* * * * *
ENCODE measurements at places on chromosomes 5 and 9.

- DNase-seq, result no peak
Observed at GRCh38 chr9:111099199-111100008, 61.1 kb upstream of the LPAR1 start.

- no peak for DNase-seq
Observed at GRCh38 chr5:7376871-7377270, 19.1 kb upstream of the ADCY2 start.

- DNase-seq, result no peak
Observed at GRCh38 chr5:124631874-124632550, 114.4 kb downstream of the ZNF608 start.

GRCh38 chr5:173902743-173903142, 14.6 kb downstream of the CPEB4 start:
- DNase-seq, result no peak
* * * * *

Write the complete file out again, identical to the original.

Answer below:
ENCODE measurements at places on chromosomes 5 and 9.

- DNase-seq, result no peak
Observed at GRCh38 chr9:111099199-111100008, 61.1 kb upstream of the LPAR1 start.

- no peak for DNase-seq
Observed at GRCh38 chr5:7376871-7377270, 19.1 kb upstream of the ADCY2 start.

- DNase-seq, result no peak
Observed at GRCh38 chr5:124631874-124632550, 114.4 kb downstream of the ZNF608 start.

GRCh38 chr5:173902743-173903142, 14.6 kb downstream of the CPEB4 start:
- DNase-seq, result no peak